Pg 24 The Doctor is described as "Il Dottore", which is nice. Presumably, the use of Italian terminology throughout the book refers to the Morestran religion, which is based on Roman Catholicism in the 15th and 16th centuries (how loosely it's based, I leave to you. Messingham seems to be trying to send a not terribly subtle message here). There's actually no justification for the Italian, particularly when addressing people who have telepathic translation ability, but it does sound quite good, so I'll let it pass.

    Pg 31 The description of the ship that the Doctor is running through in his vision is quite clearly the ship from Planet of Evil, with its ceiling strip lights and key-code door panels.

    Pg 32 "Tegan was on her bed, not reading a book, trying not to think about whether or not the Doctor was cracking up since Adric's death." Earthshock again.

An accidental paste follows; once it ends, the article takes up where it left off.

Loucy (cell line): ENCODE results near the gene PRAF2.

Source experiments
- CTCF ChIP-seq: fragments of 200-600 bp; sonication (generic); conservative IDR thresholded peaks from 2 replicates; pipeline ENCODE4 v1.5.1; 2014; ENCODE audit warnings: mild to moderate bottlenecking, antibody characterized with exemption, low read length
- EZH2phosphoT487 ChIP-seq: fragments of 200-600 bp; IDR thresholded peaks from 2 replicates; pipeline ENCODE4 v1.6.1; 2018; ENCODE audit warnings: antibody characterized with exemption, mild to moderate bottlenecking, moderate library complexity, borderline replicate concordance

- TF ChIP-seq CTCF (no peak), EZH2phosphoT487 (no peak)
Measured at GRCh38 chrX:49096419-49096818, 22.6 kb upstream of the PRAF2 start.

Pg 39 "The man must have died months ago. The body was wizened, mummified. Yellow teeth grinned at her." The man didn't die months ago, but Nyssa's not to know that. His manner of death is consistent with those killed by the anti-matter creature in Planet of Evil.

    Pg 40 "There was even a rumour that the Tower itself had grown so big it had suddenly become alive and was systematically ridding itself of the infesting humans that lived inside it." This could be construed as a slightly sideways reference to Paradise Towers. It may not be.

    Pg 45 "Not for the first time she [Nyssa] reflected that half her life with the Doctor seemed to be spent doing this sort of thing and wished they'd land on wide open spaces a bit more often. Or preferably in the centre of large, friendly cities." She does have Mawdryn Undead to look forward to, which is at the top of a hill. There is a slight irony that, according to conventional wisdom, the next story Nyssa appears in is The Sands of Time, in which she gets a 4000 year break from running up and down corridors.